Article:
"There's a whole clientele in other parts of the world that are not familiar with non-exclusive data," Adamick said. "We will have to work especially hard to help them understand the restrictions under data licensing agreements."
Taking Government to School
In addition to educating companies in other parts of the world, Darden said geophysical contractors have an equally difficult task of educating governments on the ins and outs of non-exclusive data.
"Often governments want to make seismic data public much quicker than data owners can tolerate and still recover costs and make a return on their investment," he said. "Over the years IAGC has negotiated with government agencies to resolve some of these issues.
"In situations where governments have a mandate to do resource evaluations, we have recommended that they visit the contractors' offices, use the data on sight, with experienced staff geophysicists to help them," he said.
"However, my sense is that officials feel that early release of the data will encourage more exploration activity," he continued. "But that's short-sighted. Geophysical contractors will cease acquiring non-exclusive 3-D data if they don't have a reasonable time frame in which to recover their costs and, they would hope, make a profit."
John Hood, manager of North American offshore surveys with CGG, agreed.
"Geophysical companies use a financial model to determine cost recovery," Hood said. "If the terms of the licensing agreement are not followed it's difficult to make those projections, and that will ultimately affect the way contractors do business.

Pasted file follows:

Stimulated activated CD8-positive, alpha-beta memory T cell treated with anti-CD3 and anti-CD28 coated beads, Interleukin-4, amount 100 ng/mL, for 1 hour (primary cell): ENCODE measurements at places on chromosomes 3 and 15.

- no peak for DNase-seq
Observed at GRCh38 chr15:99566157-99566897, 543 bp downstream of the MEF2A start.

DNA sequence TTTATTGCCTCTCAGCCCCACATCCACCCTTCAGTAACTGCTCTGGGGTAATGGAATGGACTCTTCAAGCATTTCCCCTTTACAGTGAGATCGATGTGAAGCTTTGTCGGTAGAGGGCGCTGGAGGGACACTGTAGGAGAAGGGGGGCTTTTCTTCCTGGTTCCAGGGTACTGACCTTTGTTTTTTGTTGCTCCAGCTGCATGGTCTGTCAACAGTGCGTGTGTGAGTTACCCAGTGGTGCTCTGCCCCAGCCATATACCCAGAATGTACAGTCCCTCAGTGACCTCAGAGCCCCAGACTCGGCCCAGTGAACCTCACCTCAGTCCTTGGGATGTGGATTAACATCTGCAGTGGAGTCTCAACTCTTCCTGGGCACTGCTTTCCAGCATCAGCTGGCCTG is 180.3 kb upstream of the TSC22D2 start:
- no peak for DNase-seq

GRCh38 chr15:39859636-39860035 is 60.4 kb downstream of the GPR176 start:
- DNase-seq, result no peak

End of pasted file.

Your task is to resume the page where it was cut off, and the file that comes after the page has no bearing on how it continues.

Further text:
"The model is already changing somewhat due to the consolidations in the industry," he said, "but we can't tolerate situations where people aren't buying data because they saw it somewhere they shouldn't have."
A Lot at Stake
According to Lawrence, the entire petroleum industry has a tremendous stake in continuing non-exclusive seismic activity.
"Speculative data allows us to offer state-of-the-art technology that's affordable to oil companies of all sizes," he said. "From the contractors' perspective, in an industry downturn it's speculative data that allows companies to survive. It's a rare exception among acquisition contractors to find a company that doesn't do at least some speculative work.
"In fact, a large portion of almost every contractor's business is non-exclusive data."
Hood added, "As long as contractors can accomplish cost recovery and make some profit, we can still offer speculative surveys. Otherwise contractors will have to find another way of doing business.
"We are trying to communicate as an industry with the oil companies that it's in everybody's interest to keep a good product at a very attractive price."